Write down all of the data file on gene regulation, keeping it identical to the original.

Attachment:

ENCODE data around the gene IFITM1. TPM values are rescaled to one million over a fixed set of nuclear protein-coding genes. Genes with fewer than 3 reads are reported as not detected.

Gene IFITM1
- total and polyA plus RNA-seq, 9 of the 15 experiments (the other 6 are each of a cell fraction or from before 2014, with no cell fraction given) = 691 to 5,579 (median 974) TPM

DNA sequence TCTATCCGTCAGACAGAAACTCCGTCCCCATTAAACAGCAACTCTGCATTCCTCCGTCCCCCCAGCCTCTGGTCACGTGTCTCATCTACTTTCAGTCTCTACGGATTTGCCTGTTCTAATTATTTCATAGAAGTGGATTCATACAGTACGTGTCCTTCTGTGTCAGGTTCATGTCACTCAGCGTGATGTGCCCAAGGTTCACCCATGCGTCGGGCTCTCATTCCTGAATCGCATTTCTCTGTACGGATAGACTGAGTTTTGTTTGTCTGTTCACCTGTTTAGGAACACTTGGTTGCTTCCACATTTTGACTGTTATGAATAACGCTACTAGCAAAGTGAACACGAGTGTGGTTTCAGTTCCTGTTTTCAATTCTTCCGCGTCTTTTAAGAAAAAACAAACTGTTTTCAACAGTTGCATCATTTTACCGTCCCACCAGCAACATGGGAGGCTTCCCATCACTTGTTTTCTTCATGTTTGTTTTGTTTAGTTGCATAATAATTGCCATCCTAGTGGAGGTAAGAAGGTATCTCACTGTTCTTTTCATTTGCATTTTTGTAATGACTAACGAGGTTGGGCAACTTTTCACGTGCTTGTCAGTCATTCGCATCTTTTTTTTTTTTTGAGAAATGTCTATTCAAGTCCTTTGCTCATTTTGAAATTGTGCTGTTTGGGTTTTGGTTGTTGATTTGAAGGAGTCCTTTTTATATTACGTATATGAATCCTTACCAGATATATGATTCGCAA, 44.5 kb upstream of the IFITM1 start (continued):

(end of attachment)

ENCODE data around the gene IFITM1. TPM values are rescaled to one million over a fixed set of nuclear protein-coding genes. Genes with fewer than 3 reads are reported as not detected.

Gene IFITM1
- total and polyA plus RNA-seq, 9 of the 15 experiments (the other 6 are each of a cell fraction or from before 2014, with no cell fraction given) = 691 to 5,579 (median 974) TPM

DNA sequence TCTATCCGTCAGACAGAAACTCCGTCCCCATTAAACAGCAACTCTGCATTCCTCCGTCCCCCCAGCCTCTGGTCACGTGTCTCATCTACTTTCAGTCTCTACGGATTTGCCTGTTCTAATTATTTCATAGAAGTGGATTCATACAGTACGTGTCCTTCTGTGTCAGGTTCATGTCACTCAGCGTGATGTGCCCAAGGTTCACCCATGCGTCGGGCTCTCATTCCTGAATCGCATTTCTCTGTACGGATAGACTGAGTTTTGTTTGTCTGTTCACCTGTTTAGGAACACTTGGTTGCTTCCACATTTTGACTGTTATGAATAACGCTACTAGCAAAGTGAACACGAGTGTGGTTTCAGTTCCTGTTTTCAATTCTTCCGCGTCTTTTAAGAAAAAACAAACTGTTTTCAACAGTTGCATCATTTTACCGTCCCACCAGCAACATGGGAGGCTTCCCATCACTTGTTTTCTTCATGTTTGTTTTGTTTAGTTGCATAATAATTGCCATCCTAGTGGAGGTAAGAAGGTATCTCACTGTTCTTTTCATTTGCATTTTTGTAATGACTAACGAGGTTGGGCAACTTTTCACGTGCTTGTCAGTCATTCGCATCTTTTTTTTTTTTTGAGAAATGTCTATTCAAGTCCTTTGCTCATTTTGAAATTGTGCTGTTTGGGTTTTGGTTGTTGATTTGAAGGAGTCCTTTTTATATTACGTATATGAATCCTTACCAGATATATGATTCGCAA, 44.5 kb upstream of the IFITM1 start (continued):